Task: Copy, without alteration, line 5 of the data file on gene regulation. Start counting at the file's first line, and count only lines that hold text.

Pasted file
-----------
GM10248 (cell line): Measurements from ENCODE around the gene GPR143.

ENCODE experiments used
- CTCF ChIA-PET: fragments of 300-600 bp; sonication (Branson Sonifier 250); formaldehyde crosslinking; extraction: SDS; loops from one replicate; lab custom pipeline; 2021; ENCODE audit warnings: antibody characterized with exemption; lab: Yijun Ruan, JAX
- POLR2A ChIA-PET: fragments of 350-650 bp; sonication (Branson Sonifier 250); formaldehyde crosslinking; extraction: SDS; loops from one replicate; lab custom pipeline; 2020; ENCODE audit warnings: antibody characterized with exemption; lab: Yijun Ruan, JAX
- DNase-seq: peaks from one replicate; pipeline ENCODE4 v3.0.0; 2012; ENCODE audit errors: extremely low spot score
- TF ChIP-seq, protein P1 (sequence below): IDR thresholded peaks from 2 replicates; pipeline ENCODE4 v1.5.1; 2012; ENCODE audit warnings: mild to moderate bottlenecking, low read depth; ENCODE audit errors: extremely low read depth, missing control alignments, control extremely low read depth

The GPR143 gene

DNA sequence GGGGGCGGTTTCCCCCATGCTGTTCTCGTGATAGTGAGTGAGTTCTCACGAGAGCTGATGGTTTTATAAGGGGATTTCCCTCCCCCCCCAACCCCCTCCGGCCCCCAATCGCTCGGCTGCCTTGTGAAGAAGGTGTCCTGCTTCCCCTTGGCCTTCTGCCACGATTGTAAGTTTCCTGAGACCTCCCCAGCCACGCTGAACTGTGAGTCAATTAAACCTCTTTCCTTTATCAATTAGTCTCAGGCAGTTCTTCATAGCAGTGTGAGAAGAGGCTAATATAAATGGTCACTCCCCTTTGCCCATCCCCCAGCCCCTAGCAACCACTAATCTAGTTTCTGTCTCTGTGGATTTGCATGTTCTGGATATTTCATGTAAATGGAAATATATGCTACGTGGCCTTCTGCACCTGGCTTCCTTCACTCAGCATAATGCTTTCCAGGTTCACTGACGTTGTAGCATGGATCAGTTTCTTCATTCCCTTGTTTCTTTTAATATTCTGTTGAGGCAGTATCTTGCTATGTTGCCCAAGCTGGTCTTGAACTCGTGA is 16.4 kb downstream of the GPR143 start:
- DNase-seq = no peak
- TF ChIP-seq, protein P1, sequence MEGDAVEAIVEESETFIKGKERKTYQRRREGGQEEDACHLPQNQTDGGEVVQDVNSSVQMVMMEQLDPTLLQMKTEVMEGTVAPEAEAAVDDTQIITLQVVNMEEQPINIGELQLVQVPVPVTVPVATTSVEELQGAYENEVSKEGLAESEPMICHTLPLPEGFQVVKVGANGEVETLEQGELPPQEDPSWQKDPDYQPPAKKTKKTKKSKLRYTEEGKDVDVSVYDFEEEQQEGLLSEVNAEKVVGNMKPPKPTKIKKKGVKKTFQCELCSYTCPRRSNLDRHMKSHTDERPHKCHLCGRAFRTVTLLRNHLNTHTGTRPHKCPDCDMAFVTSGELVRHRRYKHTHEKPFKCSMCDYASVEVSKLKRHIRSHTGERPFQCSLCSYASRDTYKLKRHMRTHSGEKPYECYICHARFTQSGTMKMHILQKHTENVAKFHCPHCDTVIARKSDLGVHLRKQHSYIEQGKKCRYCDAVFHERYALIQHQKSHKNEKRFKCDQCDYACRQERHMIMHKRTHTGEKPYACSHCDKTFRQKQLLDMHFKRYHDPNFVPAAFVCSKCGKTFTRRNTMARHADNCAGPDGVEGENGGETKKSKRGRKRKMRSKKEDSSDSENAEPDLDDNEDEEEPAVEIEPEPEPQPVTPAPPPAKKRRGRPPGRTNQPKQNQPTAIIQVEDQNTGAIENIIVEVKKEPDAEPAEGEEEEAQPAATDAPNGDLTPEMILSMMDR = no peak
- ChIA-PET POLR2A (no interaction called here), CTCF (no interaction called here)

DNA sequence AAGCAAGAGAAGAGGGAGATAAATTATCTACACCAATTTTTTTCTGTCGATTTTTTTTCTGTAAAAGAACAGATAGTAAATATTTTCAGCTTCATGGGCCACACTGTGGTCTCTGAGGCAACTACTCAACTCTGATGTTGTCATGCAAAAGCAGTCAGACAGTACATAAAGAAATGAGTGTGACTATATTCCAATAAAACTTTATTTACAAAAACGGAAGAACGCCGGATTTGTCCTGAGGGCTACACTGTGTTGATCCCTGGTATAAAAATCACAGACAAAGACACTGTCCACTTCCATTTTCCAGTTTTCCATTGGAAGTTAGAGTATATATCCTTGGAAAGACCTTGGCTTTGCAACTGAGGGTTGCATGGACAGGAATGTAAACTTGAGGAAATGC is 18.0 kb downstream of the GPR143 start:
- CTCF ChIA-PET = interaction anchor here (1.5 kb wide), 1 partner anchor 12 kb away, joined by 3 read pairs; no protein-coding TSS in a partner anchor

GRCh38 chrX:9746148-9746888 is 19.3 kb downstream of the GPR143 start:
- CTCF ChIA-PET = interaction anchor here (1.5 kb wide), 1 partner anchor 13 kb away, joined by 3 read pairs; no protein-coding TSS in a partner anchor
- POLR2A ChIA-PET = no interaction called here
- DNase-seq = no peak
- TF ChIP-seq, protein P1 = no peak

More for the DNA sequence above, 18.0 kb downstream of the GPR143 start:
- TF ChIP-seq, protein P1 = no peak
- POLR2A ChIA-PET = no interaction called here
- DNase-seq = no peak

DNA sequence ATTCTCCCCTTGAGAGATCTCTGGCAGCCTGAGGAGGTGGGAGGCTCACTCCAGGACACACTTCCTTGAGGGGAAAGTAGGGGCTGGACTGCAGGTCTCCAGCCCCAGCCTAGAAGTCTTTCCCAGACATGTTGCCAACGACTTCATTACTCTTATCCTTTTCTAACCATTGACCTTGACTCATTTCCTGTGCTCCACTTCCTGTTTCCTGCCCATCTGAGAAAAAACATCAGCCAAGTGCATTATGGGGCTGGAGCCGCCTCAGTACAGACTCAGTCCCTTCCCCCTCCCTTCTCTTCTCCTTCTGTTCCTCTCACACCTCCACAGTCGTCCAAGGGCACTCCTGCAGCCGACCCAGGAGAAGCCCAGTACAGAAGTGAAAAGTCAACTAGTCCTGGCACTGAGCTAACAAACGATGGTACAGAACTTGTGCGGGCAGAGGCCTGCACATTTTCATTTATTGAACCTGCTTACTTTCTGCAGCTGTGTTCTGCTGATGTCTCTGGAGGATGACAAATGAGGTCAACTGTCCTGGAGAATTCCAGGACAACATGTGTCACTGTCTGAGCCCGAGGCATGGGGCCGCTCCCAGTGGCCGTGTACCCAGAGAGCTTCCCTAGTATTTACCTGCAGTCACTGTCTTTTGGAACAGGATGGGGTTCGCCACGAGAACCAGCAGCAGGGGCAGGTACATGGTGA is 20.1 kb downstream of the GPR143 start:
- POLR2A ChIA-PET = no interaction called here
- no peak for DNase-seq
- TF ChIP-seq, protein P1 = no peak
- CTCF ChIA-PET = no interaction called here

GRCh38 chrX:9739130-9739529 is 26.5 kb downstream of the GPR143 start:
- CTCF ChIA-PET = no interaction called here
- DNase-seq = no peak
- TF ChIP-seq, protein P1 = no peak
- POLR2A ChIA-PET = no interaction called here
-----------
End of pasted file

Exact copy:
- DNase-seq: peaks from one replicate; pipeline ENCODE4 v3.0.0; 2012; ENCODE audit errors: extremely low spot score